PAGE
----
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USA Patient Network Responds to Right To Try Legislation

Dear Members of the House Energy and Commerce Committee,

The USA Patient Network consists of patients, caregivers, and their friends and family members that are united by a common goal: to make sure that medical treatments are as safe, effective, and as affordable as possible. Unlike most patient groups, the USA Patient Network does not accept funding from pharmaceutical or medical device companies, or insurance companies. Representing individuals from across the United States, we are educating ourselves, and others, about the treatment standards that are most important to us, including improving quality of life, and the symptoms and health outcomes that matter most to patients. A major aspect of our work is to provide patients’ perspectives to federal agencies and medical and public health researchers.

We believe that there is no need for the proposed Right To Try Legislation (RTT). A pathway to such access already exists through the FDA’s Expanded Access program. Eligibility for patient participation falls into two groups defined by the FDA as 1) those with life-threatening diseases/conditions for whom “there is a reasonable likelihood that death will occur within a matter of months or in which premature death is likely without treatment,” and 2) those with serious diseases/conditions associated with morbidity that has a substantial impact on day to day functioning.” Of the over 1,000 expanded access requests received every year, the FDA approves 99.7%*, all while providing a level of protection for the patients that RTT does not. Those protections provide caps on costs and a reasonable assurance of benefit for the patient through prior Phase I and Phase II trials. The monitoring set in place under the current Expanded Access pathway will prevent untold harm by tracking serious and unexpected adverse events. Likewise, benefits are identified; guiding future advances in medical treatments.

Under the RTT legislation as currently proposed:

1. We cannot assume that untested drugs or devices will have any efficacy, or at worst won’t cause harm. We already know that there is an abundance of evidence that some FDA approved drugs have caused serious unforeseen harm. We can reasonably expect that the frequency and magnitude of harm from experimental drugs and devices will be unexpectedly and significantly greater.

2. It is understandable that a patient/family would be willing to try anything in an effort to find a solution for a terminal illness. However, does a terminal diagnosis mean that a patient loses all the ethical considerations and protections that we expect to be afforded to a patient with a non-terminal diagnosis?

We agree that patients who are terminally ill should have access to treatments, which could potentially be life-saving. While we recognize that desperate patients may be willing to take large risks to have such a chance, we also believe that those choices should be well informed of the risks and have the opportunity to participate in experimental treatments that are undergoing clinical trials. Giving patients hope without protections of clinical trials and reasonable assurances of safety as already demonstrated through Phase I and Phase II Clinical trials opens the door for unethical use of treatments. The RTT legislation does nothing to assure that desperate patients won’t be exploited or suffer even more painful deaths.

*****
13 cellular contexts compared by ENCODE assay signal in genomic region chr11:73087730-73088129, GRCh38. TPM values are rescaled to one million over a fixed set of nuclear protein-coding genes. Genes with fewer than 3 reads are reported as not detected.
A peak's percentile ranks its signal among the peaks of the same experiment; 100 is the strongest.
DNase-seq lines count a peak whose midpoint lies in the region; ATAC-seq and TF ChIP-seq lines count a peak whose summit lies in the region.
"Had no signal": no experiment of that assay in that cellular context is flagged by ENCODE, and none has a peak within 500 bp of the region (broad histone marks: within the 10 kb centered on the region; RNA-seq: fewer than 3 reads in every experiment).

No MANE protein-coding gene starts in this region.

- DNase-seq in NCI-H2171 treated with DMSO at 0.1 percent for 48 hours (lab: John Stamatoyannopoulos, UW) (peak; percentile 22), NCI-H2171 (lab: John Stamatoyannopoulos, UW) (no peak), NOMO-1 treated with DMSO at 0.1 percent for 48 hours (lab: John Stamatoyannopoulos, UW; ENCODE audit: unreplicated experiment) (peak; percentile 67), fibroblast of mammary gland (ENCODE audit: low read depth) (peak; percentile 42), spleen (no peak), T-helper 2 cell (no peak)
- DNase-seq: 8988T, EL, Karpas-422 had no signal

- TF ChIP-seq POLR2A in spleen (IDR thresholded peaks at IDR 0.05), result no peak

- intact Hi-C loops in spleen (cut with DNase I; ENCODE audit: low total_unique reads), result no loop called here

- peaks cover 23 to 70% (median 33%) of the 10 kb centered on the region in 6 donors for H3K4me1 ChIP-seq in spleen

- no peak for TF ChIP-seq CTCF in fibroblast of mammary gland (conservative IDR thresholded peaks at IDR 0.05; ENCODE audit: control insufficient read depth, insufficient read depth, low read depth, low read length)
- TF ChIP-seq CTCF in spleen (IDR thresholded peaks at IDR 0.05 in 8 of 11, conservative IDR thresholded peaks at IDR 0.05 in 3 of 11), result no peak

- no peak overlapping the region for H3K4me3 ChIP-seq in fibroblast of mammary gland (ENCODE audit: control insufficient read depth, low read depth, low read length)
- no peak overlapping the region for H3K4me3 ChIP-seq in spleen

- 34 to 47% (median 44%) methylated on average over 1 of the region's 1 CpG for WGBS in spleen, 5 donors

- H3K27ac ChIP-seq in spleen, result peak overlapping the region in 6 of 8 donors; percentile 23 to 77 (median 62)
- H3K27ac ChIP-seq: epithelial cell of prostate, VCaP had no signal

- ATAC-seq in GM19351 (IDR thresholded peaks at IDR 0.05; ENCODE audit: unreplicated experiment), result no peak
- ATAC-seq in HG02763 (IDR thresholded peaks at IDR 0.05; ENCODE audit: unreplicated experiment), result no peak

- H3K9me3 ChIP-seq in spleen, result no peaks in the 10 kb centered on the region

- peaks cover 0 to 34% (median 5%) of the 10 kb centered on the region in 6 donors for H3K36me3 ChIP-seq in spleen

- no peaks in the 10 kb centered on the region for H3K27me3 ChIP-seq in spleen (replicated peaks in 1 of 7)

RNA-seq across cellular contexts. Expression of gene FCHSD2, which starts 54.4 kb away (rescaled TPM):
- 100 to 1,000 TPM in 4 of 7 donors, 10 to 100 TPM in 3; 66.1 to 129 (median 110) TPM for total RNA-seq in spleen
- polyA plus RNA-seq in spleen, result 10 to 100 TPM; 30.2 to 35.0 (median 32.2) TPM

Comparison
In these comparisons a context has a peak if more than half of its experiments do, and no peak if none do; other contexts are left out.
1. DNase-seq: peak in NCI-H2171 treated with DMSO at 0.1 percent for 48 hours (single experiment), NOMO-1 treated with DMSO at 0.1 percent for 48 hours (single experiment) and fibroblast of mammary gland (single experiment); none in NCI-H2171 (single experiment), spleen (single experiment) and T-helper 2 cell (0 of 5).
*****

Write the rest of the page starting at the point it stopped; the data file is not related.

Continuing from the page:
3. Unmonitored use of untested treatments may open the door to uses that otherwise might be illegal. Since there is no accountability or reporting required, there would be no way to track experimental use of treatments thus lacking any basis for safety. Without the oversight of the FDA and required reporting, protections from abusive use are absent. If the propelling reason behind RTT is to bring compassionate medical treatments to those who otherwise have no other option, then protections must be in place that will safeguard against misuse.

The system we currently have works, but if Congress is determined to pass legislation anyway, we strongly urge you to make the following amendments:

1. Add language to the legislation that mandates that companies or medical professionals cannot sell experimental treatments at a profit.

2. Require that all experimental treatments included in the legislation must be proven safe in completed Phase I or Phase II clinical trials conducted on at least 100 patients (not healthy volunteers).

3. Specify that all experimental drugs and devices available through RTT legislation should be in clinical trials regulated by the FDA.

4. Add language to mandate the reporting of harmful side effects and adverse events to the FDA by the physicians as well as drug or device companies.

Yours truly,

Dru West, President

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